It's time to say goodbye. I was lucky enough to extend my eleven-month position for an additional two months and have celebrated many successes during the last stretch of my fellowship.
While I would have been pleased to finish on my original end date, I am so happy that I had the time to go on several site visits that I would not have had the chance to go on otherwise and got the opportunity to meet new incoming fellows.
Since my last blog, I have had the luck to go on a site visit with our project partners in Madera, the Department of Public Health, and tour their city parks. Madera was the first city I developed a community profile for, so it meant a lot that I could use the resource I had created and gain a better understanding of the community's needs firsthand. On our return home, we visited Cesar Chavez National Monument in Keene. It was an incredibly transformative experience to see the United Farmer Workers' headquarters and get a personal tour from the interim superintendent. We also took several short day trips, including a group hike overlooking the Kern River in Sequoia National Forest with current project partners and a recent ride-along with law enforcement rangers from Santa Monica Mountains National Recreation Area.
Last month, I used my professional development funds from the MANO Project to attend CA State Parks' Trails and Greenways Conference, where I heard from park leaders all across the state. It was interesting to see the different approaches community leaders take to solve their communities' unique needs. On our way back, my supervisor Carlos and I were able to visit the town of Huron and tour a potential park project with the city mayor Rey Leon, who recently received attention from the Biden administration for his transformative Green Raiteros program. Huron, a small, rural farmworker community, is precisely the type of place that deserves conservation assistance and more outdoor recreation opportunities. I am excited to see what projects in the Central Vally NPS will support in the future.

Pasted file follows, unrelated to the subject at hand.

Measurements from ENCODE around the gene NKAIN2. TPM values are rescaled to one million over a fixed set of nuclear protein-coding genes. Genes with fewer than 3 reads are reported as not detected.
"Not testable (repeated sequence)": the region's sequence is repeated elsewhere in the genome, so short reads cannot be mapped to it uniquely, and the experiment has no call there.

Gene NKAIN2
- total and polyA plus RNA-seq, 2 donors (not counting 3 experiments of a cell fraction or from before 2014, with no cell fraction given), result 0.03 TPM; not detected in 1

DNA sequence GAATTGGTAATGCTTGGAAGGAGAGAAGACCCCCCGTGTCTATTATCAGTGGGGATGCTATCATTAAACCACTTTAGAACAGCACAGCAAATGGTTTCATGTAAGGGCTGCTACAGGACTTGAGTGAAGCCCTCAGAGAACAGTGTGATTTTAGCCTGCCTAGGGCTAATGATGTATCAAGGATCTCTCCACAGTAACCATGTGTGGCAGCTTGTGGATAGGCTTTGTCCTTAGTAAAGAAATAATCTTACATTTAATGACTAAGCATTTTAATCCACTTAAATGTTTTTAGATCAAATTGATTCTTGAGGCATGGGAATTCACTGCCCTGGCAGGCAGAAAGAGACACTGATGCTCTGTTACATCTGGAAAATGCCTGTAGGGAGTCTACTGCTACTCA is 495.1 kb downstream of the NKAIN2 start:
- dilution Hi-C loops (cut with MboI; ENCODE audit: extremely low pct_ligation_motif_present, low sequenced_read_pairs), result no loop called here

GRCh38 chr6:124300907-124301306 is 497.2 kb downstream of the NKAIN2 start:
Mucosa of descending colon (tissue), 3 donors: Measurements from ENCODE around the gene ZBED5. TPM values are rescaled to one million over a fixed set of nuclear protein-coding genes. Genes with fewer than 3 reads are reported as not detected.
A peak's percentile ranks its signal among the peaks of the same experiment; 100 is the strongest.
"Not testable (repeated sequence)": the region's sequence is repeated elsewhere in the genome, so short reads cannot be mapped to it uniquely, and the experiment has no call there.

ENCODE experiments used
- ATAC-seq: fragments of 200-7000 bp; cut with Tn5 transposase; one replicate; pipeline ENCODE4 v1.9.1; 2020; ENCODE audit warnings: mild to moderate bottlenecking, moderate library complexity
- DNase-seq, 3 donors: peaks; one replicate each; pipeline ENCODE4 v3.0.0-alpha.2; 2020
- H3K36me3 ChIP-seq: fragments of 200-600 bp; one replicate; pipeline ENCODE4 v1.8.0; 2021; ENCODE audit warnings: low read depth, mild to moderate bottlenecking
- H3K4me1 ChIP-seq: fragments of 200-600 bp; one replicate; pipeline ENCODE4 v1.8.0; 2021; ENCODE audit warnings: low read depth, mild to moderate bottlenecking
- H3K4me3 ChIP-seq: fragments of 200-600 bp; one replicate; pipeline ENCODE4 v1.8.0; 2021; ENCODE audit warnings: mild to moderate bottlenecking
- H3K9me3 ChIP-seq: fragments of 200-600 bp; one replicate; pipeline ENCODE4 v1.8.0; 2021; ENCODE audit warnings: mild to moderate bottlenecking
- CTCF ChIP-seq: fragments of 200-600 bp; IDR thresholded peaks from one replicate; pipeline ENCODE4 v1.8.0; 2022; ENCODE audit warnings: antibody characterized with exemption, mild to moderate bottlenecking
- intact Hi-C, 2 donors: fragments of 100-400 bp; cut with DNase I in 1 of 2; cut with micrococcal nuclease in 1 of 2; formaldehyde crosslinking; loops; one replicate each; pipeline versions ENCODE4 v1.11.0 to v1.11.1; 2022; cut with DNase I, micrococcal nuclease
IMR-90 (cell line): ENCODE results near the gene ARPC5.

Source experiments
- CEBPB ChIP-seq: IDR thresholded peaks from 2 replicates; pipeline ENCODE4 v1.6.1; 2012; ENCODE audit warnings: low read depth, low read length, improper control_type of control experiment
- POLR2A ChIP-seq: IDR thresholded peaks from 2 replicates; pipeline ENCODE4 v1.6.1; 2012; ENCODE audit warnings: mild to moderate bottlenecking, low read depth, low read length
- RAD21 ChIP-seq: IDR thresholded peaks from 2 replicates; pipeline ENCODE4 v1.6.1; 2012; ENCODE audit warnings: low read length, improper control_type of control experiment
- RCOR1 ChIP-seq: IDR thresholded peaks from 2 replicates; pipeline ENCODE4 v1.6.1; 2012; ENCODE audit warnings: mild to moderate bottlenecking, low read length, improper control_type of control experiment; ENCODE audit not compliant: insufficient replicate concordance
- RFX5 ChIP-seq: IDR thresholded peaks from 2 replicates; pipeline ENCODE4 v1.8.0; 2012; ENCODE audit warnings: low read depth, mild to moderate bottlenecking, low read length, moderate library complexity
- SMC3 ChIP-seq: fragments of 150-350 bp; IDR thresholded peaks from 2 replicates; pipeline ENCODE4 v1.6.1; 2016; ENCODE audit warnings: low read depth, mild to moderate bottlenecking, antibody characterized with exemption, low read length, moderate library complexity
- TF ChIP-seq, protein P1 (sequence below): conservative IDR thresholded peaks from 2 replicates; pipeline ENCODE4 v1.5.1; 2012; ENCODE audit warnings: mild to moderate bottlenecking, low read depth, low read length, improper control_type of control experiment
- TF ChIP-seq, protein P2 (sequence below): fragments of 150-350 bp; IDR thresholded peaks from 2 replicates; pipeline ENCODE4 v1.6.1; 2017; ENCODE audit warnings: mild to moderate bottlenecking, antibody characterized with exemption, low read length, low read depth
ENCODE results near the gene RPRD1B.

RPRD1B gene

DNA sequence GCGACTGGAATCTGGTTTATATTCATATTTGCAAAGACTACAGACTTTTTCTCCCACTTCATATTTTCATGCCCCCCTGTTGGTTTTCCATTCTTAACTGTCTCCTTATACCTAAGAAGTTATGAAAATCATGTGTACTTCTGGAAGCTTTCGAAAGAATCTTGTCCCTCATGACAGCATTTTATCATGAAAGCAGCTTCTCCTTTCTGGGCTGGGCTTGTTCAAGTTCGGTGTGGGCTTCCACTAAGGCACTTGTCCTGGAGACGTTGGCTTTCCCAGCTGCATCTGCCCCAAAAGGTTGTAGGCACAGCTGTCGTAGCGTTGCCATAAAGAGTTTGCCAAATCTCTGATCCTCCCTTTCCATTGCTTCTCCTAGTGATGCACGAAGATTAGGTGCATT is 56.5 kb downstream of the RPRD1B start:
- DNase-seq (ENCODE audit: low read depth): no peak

While I will miss all the staff, project partners, and my other MANO Fellows, I know that I deserve a break before the next stage of my life and am ready for my fellowship to be complete. I will be attending one of the top five law schools in the country in August, and I am incredibly grateful to have been surrounded by coworkers and supervisors who have affirmed me every step.
I could not have had such a wonderful fellowship experience without the support of my supervisor Carlos, the LA staff, Anne and MaLisa, the wonderful staff people in the Pacific West Region, Patrick, Julie, Barbara, Bri, Dan, and Meredith, and fellow fellows Vanessa, Mia, Taylor, and Jade. In addition, I am so thankful to have been paired with my powerful partner-in-crime, Kat Montanez, who will begin and end their fellowship alongside me and who has helped me stay grounded in the community throughout my time in RTCA. I am also incredibly grateful for all the MANO Project folks I have gotten to work with, especially my handlers, Nina Marti and Evelyn Ramirez, who have been amazing mentors, and supporters. I appreciate all of you, and for any current or future fellows who read this, feel free to ask for my contact info if you have any questions about my fellowship experiences or grad school applications.
Agency: National Park Service
Program: Conservation and Outdoor Recreation Program (COR)
Location: Rivers, Trails Conservation Assistance Program - Southern California Field Office